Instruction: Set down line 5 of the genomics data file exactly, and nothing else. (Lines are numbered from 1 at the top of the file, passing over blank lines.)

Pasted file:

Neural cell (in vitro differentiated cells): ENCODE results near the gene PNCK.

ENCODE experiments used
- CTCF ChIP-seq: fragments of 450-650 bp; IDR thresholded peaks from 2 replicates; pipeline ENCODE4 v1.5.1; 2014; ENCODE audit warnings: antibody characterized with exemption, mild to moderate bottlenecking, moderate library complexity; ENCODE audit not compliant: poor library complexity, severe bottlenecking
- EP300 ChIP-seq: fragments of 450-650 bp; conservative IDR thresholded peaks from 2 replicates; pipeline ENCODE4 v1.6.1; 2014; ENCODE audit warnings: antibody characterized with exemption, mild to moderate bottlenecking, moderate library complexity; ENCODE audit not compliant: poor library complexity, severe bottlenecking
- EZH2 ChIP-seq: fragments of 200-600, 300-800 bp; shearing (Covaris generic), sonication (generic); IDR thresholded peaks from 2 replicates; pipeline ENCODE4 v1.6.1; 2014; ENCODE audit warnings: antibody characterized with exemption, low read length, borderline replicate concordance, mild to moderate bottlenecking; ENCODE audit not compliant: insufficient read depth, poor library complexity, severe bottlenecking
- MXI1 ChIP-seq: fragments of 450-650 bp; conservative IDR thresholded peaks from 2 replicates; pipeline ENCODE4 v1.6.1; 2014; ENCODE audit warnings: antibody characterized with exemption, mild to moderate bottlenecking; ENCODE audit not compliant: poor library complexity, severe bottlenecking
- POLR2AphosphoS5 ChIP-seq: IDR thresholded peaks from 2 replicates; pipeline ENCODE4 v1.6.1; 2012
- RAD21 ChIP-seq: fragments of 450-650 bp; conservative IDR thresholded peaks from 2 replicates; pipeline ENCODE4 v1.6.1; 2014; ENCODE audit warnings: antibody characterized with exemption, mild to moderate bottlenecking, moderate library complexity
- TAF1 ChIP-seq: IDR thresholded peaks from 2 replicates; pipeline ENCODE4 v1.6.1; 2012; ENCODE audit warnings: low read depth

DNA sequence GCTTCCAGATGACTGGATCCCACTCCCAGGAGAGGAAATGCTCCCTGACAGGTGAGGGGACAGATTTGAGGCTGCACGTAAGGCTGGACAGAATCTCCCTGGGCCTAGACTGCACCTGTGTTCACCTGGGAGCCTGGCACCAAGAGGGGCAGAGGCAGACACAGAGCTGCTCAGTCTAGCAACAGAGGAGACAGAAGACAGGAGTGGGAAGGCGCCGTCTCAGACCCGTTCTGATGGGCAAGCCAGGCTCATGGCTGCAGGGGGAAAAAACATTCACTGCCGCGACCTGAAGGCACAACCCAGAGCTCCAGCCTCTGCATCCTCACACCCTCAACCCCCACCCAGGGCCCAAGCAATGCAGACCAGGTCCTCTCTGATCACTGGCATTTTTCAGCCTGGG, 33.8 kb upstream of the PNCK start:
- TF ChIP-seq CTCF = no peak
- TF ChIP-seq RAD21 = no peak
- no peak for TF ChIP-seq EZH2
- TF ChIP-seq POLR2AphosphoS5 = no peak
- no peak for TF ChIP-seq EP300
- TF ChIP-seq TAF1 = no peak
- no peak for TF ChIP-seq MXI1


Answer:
- EZH2 ChIP-seq: fragments of 200-600, 300-800 bp; shearing (Covaris generic), sonication (generic); IDR thresholded peaks from 2 replicates; pipeline ENCODE4 v1.6.1; 2014; ENCODE audit warnings: antibody characterized with exemption, low read length, borderline replicate concordance, mild to moderate bottlenecking; ENCODE audit not compliant: insufficient read depth, poor library complexity, severe bottlenecking